ARC Review: The Hollow Girl by Hillary Monahan

Title: The Hollow Girl
Author: Hillary Monahan
Series: N/A
Pages: 272
Publisher: Delacorte Press
Release Date: October 10th 2017
*I received a copy of this book through NetGalley which does not influence my review*

      “Five boys attacked her.
      Now they must repay her with their blood and flesh.

      Bethan is the apprentice to a green healer named Drina in a clan of Welsh Romanies. Her life is happy and ordered and modest, as required by Roma custom, except for one thing: Silas, the son of the chieftain, has been secretly harassing her.
      One night, Silas and his friends brutally assault Bethan and a half-Roma friend, Martyn. As empty and hopeless as she feels from the attack, she asks Drina to bring Martyn back from death’s door. “There is always a price for this kind of magic,” Drina warns. The way to save him is gruesome. Bethan must collect grisly pieces to fuel the spell: an ear, some hair, an eye, a nose, and fingers.
      She gives the boys who assaulted her a chance to come forward and apologize. And when they don’t, she knows exactly where to collect her ingredients to save Martyn.”

swirl (2)

Hillary Monahan’s The Hollow Girl is one of the few books that I would strongly suggest reading the synopsis of before diving in. The storyline involves the rape of the protagonist and how this dramatically changes her, as well as following her quest for retribution. Knowing the inevitable assault was coming did not make the beginning of the story any easier to read. There’s a lot of building tension that is both frustrating and representative of what the character is about to go through. The reader knows what’s coming, but is powerless to stop it. So many times we see the rape of a character used to shock audiences or propel another character’s arc forward. In The Hollow Girl, rape isn’t used for shock value and thus the author is able to approach it with sensitivity to the victim by centering Bethan.

Bethan has been raised as the eventual successor to the drabarni in her Romani clan. As drabarni, “Gran” functions as a healer to her people and is well respected within the community. Bethan has spent a considerable amount of time learning herbcraft, but has always been more interested in Gran’s other magical talents. To outsiders, the most that is shared is a cure for common ailments or a charm for dreams, but Bethan knows that Gran has greater power than this. After Bethan is raped, Gran offers her the opportunity to learn the craft in order to save the life of her new friend Martyn by taking something from the individuals responsible. Bethan learns that this kind of magic is costly. It not only demands sacrifice from these violators, but also demands her to do things she never thought herself capable of.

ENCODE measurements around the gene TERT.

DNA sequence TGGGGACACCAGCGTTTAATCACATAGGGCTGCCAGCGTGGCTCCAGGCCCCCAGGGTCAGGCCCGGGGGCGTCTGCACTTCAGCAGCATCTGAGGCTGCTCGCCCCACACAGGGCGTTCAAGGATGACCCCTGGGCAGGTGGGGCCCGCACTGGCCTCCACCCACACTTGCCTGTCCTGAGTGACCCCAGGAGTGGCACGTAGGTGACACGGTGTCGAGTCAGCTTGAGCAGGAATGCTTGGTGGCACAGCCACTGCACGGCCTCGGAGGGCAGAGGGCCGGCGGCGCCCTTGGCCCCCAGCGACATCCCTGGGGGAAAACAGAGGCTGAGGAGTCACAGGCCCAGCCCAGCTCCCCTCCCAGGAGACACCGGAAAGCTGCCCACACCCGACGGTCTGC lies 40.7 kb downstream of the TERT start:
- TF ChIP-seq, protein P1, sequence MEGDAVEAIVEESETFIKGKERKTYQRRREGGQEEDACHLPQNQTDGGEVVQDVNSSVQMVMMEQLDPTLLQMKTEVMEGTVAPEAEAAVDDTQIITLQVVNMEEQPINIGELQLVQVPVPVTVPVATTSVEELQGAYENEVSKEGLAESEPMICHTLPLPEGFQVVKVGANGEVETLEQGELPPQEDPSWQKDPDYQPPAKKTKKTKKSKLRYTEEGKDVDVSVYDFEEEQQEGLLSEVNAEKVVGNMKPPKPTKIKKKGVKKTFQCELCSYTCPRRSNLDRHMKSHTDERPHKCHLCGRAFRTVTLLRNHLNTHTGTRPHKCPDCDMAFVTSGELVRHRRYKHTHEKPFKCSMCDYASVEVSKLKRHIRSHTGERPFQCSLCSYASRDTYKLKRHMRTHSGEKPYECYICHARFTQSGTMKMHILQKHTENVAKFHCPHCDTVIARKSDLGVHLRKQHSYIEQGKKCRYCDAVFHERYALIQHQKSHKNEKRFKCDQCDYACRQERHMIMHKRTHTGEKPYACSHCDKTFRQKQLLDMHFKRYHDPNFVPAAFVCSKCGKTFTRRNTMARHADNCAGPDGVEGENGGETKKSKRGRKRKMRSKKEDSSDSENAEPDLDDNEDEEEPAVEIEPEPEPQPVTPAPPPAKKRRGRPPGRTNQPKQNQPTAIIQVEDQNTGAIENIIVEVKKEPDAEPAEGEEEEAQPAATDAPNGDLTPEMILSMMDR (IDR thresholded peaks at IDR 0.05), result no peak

Bethan’s strongest relationship is with Gran. Though the older woman is harsh at times, she looks out for Bethan in her own way. Gran is a character who I won’t soon forget. She’s fierce, strong, and with a few words can induce fear in others. Bethan slowly begins to understand what it truly means to be drabarni by following Gran’s lead and in so doing gains a more complete understanding of her mentor. Bethan has always believed she will follow in Gran’s footsteps, but the accumulation of her experiences, has her calling this belief into question. I’m a big fan of fictional witches, but am mostly drawn to darker depictions. I loved the details in this one when it came to the witchcraft. It was messy and gruesome, but by making it so the author is able to show that these facts take a toll on the wielder of magic.

The Hollow Girl is not an easy read. It can be an emotionally exhausting experience. It is however an important story about a girl who endures a horrific trauma, but who takes back control of her life.

4/5

★★★★

Advertisements

4 thoughts on “ARC Review: The Hollow Girl by Hillary Monahan

I'd love to hear from you. Share your thoughts here!

Fill in your details below or click an icon to log in:

WordPress.com Logo

You are commenting using your WordPress.com account. Log Out / Change )

Twitter picture

You are commenting using your Twitter account. Log Out / Change )

Facebook photo

You are commenting using your Facebook account. Log Out / Change )

Google+ photo

You are commenting using your Google+ account. Log Out / Change )

Connecting to %s